• Daniel Turner at Team Gallery

    Date posted: May 15, 2014 Author: mauri
    Daniel Turner, Untitled, 2014. Maple, mdf, stainless steel 
two parts: 25 x 252 x 32 in. Image courtesy of Team Gallery.
    Daniel Turner, Untitled, 2014. Maple, mdf, stainless steel two parts: 25 x 252 x 32 in. Image courtesy of Team Gallery.

    Walking up the short flight of steps to enter in to Team Gallery‘s 83 Grand Street location is often it’s own reward, providing a nice break between the busyness of the SoHo street as you cross over into the relative silence of the polished white cube. The result is often confounding in the best possible way, presenting you with a viewing situation that you may not have expected and could not get a solid glimpse of from street level.

    Daniel Turner’s current exhibition in the space is no exception. The viewer is immediately greeted by a twin pair of sculptures resembling utilitarian workstations of some kind, but at a peculiar height and seemingly erased of their functionality. Two long, low tables sit side-by-side, mirror images of one another in the center of the gallery space. With nothing on the walls, the space feels almost emptied out, but this initial impression fades as one begins to think about the work on hand. Their pale yellow color seems to speak to a domestic origin, but their length being over twenty feet long directs one to imagine them in a larger environment, such as a factory setting.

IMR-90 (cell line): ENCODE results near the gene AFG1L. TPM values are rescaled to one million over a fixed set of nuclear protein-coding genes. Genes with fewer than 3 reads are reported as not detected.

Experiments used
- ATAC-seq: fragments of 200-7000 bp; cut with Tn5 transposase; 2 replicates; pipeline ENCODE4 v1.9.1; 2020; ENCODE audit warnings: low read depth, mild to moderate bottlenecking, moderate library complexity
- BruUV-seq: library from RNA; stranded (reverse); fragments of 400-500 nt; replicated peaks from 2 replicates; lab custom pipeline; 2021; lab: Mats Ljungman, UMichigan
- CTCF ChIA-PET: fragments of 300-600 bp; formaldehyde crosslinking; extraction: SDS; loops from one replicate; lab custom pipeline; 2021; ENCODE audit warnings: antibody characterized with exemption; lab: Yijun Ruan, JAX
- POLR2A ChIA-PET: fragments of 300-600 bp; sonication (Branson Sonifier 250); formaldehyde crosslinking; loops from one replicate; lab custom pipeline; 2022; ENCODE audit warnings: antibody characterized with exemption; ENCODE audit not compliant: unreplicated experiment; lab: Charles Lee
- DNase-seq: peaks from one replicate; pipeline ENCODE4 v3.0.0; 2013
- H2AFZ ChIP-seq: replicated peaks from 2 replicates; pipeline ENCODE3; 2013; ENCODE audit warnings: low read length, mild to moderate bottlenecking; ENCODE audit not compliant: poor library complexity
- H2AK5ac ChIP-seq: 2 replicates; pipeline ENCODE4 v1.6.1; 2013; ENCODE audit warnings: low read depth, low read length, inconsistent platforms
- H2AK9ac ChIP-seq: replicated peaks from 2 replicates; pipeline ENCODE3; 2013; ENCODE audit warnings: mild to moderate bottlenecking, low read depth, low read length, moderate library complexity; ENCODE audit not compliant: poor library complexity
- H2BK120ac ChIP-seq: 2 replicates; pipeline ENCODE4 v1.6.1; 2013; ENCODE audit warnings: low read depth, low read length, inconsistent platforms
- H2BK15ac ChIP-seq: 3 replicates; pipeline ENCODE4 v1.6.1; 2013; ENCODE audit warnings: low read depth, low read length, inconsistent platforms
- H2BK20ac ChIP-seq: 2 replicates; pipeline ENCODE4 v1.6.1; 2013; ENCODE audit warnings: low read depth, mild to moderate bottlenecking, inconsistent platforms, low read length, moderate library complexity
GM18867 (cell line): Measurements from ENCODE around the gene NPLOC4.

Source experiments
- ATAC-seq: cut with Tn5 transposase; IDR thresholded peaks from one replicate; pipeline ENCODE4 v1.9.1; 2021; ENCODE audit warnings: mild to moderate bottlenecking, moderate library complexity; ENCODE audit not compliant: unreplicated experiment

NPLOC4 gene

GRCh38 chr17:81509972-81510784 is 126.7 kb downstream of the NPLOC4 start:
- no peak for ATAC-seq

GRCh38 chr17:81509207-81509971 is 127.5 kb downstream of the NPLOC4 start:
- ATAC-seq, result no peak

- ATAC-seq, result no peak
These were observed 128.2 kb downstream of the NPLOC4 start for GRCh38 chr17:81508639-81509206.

Each piece features a brushed metal basin that calls to mind a feed trough or industrial sink, though without a drain. A residue of evaporated liquid coats the bottom of these basins, presenting a vestige of recent action, or an idea of the artists presence that resists spelling out exactly what has transpired.

    The work raises many classic ideas about the value of a sculpture, making a naked case for why objects can be vehicles for thought rather than necessarily being tied to a particular use. In this way, Turner presents more questions than answers with this work. It seems to be about creating a situation where the importance lies inside the viewer’s mind as we willingly engage in this aesthetic game of cat and mouse. It’s an experience that connects the viewer to the space, returning to the work in our minds as we turn it over and over, casting speculative theory as to what it may mean. The more it makes one think, the more we are able to recognize that perhaps this mind exercise alone can be enough.

    By Matthew Hassell

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